23 junio, 2024

Nominal variable: concept and examples

A nominal variable It is one that takes values ​​that identify a class or category in which the objects of study are grouped. For example, the variable ‘hair color’ groups people into brown hair, black hair, blonde hair, etc.

The nominal scale identifies, groups and differentiates the study units, according to a certain quality, in clearly defined and exclusive classes, in such a way that all those that belong to a class are equal or equivalent with respect to the attribute or property under study.

The classes are differentiated with names or with identifier numbers, so they do not have a numerical value or established order. For example: the variable sex has two classes, masculine and feminine; the numbers 1 and 2 representing the male and female categories, respectively, can also be used. These numbers are just arbitrary identifiers.

In this type of measurement, names or labels are assigned to objects. The name of most nominated specimens or definitions is the «value» assigned to the nominal measure of the object of study.

If two objects have the same name associated with them, then they belong to the same category, and that is the only meaning nominal measures have.

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Concept and characteristics

The nominal scale is the most elementary and the variables measured on this scale classify the study units (objects, people, etc.) into classes, based on one or more unique and observed characteristics, attributes or properties.

Classes or categories have a name or number, but these serve merely as labels or identifiers, make categorical rather than quantitative distinctions, serve a purely classification function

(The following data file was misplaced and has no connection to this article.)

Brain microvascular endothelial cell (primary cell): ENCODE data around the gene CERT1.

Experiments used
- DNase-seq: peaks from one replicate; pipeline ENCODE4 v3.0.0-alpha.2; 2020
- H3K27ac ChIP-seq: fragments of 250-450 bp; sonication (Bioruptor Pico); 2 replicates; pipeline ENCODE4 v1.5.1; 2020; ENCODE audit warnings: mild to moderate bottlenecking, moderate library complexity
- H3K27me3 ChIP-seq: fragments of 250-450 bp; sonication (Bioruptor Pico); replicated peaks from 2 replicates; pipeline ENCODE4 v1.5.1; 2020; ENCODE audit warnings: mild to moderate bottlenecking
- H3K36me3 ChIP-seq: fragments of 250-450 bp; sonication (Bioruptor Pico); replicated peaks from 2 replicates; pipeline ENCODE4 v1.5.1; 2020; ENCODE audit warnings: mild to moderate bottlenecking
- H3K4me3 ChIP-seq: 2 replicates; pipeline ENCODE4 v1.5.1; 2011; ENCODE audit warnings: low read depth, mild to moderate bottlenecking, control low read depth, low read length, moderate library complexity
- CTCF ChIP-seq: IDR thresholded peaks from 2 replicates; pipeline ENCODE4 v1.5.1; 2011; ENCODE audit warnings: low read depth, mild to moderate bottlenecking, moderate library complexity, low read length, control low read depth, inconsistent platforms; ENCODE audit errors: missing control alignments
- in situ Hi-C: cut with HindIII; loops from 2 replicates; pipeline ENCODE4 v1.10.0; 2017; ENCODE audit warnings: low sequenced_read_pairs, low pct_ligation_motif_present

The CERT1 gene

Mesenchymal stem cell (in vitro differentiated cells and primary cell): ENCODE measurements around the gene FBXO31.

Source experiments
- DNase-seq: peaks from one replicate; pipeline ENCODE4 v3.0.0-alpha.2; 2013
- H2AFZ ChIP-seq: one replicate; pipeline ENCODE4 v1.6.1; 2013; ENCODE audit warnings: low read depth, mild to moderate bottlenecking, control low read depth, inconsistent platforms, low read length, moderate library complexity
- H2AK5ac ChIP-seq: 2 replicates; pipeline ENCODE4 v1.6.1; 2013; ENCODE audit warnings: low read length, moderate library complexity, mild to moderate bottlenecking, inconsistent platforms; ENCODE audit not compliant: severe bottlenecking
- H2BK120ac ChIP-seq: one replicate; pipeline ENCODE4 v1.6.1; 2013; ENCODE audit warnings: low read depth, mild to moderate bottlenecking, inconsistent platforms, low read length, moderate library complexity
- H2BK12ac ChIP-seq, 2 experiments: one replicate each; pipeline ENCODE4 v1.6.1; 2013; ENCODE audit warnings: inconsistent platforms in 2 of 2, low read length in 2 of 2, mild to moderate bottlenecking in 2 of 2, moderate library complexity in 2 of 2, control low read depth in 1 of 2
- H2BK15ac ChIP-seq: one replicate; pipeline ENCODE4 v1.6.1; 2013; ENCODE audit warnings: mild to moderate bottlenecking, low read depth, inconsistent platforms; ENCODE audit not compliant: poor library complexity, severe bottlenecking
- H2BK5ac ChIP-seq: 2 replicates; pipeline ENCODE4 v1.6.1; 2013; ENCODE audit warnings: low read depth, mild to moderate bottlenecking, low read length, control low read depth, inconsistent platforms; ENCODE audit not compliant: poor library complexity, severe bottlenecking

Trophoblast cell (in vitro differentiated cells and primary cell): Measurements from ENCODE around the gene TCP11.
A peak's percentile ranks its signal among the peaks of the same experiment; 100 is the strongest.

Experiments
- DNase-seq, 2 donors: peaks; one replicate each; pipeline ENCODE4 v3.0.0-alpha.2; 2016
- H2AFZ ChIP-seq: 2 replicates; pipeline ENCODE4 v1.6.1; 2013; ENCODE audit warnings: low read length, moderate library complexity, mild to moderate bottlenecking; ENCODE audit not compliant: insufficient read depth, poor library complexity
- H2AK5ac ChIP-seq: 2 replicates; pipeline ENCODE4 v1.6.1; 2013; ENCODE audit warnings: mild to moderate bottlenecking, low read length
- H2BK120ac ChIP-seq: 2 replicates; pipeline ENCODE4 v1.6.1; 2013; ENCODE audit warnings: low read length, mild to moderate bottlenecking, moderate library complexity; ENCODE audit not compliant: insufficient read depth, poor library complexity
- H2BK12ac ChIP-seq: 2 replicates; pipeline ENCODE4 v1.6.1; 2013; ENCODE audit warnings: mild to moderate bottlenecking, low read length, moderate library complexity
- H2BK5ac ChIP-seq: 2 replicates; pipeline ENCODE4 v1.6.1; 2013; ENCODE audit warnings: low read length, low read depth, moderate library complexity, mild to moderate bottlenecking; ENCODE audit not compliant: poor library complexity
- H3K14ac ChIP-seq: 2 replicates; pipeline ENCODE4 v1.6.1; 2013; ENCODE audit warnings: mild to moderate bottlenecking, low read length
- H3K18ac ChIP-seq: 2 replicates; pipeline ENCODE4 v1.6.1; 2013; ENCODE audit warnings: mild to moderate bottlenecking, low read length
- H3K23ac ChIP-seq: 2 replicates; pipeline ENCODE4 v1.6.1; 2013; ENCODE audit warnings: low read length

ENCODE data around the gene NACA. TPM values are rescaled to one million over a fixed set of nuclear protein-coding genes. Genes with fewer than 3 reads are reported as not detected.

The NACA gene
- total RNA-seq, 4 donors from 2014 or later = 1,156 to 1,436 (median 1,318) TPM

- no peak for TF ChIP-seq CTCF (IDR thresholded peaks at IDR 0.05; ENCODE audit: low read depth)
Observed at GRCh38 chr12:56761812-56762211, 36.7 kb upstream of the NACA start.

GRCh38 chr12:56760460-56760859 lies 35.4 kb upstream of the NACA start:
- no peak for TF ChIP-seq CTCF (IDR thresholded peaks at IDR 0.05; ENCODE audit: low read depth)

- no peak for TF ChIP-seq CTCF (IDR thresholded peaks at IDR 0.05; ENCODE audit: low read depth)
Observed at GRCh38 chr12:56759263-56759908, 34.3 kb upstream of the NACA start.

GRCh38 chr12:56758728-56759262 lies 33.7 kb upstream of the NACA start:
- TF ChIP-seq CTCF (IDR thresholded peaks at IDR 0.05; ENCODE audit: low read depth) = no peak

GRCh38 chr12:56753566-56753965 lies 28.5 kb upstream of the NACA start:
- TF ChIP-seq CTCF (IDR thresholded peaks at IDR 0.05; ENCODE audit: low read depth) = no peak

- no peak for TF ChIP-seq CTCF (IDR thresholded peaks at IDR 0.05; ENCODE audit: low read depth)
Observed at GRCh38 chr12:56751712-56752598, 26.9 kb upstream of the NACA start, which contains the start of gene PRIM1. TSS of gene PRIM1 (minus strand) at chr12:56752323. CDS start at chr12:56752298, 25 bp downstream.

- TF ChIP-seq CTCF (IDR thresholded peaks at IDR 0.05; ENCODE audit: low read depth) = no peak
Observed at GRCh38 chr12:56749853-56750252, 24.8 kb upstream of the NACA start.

They cannot be manipulated arithmetically, they do not reflect order (ascending or descending) or hierarchy (higher or lower), the observations cannot be ordered from lower to higher or from small to large, that is, none of the categories has a higher hierarchy than the other. another, they are only reflecting differences in the variable.

Nominal variables with two classes are called dichotomous, such as the variable sex (male or female). Variables with three or more categories are called multichotomous or polychotomous. For example: the occupation variable (worker, carpenter, doctor, etc).

Nominal variables only establish equivalence relations; that is, a particular object of study either has the characteristic that defines the class or it does not.

With the nominal variables, calculations of proportions, percentages and ratios can be made, and with them frequency counts or tabulations of the number of events in each class of the variable studied are carried out. The measure of central tendency that can be handled with this type of variable is the mode.

Examples of nominal variables

Examples of variables measured on a nominal scale:

– Nationality (Argentine, Chilean, Colombian, Ecuadorian, Peruvian, etc.).

– Colors (white, yellow, blue, black, orange, etc.).

– Eye color (black, brown, blue, green, etc.).

– Classification of students by careers (Administration – 1; Systems – 2; Electronics – 3; Law – 4; etc.). (the number is a code with no value or order)

– Marital status (single, married, widowed, divorced, free union).